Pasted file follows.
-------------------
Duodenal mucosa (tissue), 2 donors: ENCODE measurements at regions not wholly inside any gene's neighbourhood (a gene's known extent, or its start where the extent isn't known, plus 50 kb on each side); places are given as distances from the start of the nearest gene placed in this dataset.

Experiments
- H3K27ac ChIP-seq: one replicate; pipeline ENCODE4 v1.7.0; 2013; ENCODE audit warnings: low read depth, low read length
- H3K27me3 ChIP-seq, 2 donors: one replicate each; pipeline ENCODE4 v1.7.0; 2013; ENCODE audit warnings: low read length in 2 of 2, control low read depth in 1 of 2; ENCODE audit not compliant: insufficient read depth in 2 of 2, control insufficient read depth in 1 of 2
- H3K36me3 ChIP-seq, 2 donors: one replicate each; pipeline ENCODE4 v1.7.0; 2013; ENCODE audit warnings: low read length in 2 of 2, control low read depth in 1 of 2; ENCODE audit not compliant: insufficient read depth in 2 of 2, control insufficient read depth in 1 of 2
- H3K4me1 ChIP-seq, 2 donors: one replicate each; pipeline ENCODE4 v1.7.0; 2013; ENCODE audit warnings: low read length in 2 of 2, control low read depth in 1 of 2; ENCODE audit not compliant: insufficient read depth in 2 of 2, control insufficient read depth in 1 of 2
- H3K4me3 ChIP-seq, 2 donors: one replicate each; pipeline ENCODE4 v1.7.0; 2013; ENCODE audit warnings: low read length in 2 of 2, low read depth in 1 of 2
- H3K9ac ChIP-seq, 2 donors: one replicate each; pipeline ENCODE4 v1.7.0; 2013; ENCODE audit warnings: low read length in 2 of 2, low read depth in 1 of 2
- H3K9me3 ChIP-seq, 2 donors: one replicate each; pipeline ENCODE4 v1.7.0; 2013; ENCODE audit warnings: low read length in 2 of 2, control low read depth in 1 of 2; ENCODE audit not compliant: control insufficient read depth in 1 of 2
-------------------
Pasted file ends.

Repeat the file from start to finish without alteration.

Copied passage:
Duodenal mucosa (tissue), 2 donors: ENCODE measurements at regions not wholly inside any gene's neighbourhood (a gene's known extent, or its start where the extent isn't known, plus 50 kb on each side); places are given as distances from the start of the nearest gene placed in this dataset.

Experiments
- H3K27ac ChIP-seq: one replicate; pipeline ENCODE4 v1.7.0; 2013; ENCODE audit warnings: low read depth, low read length
- H3K27me3 ChIP-seq, 2 donors: one replicate each; pipeline ENCODE4 v1.7.0; 2013; ENCODE audit warnings: low read length in 2 of 2, control low read depth in 1 of 2; ENCODE audit not compliant: insufficient read depth in 2 of 2, control insufficient read depth in 1 of 2
- H3K36me3 ChIP-seq, 2 donors: one replicate each; pipeline ENCODE4 v1.7.0; 2013; ENCODE audit warnings: low read length in 2 of 2, control low read depth in 1 of 2; ENCODE audit not compliant: insufficient read depth in 2 of 2, control insufficient read depth in 1 of 2
- H3K4me1 ChIP-seq, 2 donors: one replicate each; pipeline ENCODE4 v1.7.0; 2013; ENCODE audit warnings: low read length in 2 of 2, control low read depth in 1 of 2; ENCODE audit not compliant: insufficient read depth in 2 of 2, control insufficient read depth in 1 of 2
- H3K4me3 ChIP-seq, 2 donors: one replicate each; pipeline ENCODE4 v1.7.0; 2013; ENCODE audit warnings: low read length in 2 of 2, low read depth in 1 of 2
- H3K9ac ChIP-seq, 2 donors: one replicate each; pipeline ENCODE4 v1.7.0; 2013; ENCODE audit warnings: low read length in 2 of 2, low read depth in 1 of 2
- H3K9me3 ChIP-seq, 2 donors: one replicate each; pipeline ENCODE4 v1.7.0; 2013; ENCODE audit warnings: low read length in 2 of 2, control low read depth in 1 of 2; ENCODE audit not compliant: control insufficient read depth in 1 of 2